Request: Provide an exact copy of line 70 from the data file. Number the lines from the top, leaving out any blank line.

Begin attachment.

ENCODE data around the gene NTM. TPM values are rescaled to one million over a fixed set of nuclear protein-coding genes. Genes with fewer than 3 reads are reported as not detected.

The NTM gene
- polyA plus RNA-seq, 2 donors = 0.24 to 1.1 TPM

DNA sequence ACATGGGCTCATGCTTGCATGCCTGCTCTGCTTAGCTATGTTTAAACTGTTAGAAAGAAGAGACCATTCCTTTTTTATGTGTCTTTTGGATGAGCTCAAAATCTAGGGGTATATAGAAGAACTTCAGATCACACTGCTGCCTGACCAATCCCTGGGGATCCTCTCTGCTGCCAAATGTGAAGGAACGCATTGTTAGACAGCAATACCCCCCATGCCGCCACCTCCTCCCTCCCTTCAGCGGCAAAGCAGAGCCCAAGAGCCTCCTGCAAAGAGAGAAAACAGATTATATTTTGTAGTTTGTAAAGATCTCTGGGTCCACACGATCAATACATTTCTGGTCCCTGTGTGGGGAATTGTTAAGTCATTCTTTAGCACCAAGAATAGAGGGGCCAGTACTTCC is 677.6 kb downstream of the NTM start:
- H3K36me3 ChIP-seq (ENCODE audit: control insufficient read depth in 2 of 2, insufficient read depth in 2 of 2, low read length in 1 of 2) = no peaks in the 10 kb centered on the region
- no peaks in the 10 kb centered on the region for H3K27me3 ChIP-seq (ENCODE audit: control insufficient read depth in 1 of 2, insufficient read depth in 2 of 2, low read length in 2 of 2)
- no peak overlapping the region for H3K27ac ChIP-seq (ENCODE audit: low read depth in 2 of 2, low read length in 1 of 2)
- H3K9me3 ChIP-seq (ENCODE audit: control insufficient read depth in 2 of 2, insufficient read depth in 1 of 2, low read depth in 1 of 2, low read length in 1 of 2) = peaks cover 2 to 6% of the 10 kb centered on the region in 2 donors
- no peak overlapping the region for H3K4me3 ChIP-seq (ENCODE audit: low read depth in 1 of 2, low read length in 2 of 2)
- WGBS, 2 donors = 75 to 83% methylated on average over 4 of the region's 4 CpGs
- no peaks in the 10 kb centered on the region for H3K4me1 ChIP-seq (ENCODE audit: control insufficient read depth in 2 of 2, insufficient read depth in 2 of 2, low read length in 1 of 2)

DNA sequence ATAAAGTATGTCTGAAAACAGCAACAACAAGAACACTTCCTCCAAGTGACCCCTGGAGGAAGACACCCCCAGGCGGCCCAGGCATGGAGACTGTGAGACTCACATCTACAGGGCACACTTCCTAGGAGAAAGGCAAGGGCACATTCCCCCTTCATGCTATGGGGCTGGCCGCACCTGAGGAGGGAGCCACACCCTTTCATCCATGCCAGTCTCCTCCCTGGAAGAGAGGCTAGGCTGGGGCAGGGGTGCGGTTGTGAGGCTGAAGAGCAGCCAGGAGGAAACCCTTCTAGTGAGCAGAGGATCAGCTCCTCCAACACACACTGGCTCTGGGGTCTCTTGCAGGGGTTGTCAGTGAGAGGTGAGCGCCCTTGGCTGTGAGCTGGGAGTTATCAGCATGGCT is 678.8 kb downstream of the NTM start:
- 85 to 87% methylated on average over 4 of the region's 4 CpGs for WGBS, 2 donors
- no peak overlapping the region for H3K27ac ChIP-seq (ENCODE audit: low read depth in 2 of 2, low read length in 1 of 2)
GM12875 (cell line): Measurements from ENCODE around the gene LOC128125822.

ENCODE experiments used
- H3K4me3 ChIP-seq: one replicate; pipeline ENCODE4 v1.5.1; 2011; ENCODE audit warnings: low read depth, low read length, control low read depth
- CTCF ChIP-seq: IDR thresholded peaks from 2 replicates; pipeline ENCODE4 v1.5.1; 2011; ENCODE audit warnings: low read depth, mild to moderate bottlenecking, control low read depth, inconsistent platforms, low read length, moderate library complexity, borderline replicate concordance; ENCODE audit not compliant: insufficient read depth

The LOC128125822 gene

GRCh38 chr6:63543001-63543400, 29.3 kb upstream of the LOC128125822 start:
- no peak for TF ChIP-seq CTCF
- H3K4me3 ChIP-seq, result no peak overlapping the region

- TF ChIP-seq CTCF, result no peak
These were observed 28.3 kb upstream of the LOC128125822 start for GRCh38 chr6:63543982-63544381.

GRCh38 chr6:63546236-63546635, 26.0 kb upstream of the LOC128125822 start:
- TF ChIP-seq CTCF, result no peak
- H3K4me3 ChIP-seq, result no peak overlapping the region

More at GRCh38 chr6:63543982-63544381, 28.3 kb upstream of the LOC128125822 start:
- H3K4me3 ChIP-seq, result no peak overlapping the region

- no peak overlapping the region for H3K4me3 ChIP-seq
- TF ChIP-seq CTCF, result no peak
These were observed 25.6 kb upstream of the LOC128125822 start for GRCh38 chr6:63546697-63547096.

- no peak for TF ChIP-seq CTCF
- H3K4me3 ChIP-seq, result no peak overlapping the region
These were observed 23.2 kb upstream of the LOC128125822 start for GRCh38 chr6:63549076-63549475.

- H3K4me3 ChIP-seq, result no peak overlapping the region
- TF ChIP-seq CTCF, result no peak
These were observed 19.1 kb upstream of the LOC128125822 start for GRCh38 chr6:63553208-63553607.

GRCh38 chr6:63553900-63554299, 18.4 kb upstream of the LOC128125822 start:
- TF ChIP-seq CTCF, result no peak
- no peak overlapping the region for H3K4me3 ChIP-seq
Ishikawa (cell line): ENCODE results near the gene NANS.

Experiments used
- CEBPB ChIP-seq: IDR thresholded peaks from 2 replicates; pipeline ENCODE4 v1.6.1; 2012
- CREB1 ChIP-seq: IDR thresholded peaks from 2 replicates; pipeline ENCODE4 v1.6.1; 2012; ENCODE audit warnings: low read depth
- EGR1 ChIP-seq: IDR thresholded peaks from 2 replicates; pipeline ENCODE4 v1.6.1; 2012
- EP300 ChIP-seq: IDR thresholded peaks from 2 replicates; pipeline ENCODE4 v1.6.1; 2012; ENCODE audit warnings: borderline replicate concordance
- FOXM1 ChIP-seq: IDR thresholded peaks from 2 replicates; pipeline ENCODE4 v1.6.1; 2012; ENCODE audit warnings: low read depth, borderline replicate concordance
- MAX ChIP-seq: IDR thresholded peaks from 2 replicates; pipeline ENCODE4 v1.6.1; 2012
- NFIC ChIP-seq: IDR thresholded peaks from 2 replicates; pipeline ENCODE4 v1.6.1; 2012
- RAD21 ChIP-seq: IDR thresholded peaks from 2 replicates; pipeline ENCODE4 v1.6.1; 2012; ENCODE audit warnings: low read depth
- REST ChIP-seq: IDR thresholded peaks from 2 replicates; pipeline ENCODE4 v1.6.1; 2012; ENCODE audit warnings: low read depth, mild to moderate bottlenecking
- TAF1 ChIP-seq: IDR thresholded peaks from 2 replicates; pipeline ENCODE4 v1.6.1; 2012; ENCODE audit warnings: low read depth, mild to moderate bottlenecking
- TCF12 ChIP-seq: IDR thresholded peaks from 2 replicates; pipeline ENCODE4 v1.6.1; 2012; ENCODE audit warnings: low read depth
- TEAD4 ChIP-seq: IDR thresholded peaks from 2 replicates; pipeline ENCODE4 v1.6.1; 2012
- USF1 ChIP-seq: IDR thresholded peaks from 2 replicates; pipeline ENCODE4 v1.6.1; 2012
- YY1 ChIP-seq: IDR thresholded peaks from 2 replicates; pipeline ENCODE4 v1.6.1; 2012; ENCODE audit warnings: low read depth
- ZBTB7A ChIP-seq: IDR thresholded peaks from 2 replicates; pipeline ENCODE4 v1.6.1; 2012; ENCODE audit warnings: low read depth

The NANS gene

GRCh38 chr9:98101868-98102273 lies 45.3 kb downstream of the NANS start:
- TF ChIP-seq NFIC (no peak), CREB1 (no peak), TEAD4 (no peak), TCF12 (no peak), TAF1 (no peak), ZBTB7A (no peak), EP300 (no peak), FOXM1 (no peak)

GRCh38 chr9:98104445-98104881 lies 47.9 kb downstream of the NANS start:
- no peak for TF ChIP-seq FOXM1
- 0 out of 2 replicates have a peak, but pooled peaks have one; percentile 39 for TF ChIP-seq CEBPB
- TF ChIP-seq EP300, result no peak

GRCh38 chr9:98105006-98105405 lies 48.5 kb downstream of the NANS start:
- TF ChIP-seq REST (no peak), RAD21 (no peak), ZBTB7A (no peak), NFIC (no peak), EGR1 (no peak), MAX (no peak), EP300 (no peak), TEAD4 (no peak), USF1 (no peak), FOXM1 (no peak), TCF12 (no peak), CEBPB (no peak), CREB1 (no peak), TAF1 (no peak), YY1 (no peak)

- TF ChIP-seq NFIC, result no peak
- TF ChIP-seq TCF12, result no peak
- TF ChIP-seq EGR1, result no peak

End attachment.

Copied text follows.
- TF ChIP-seq EGR1, result no peak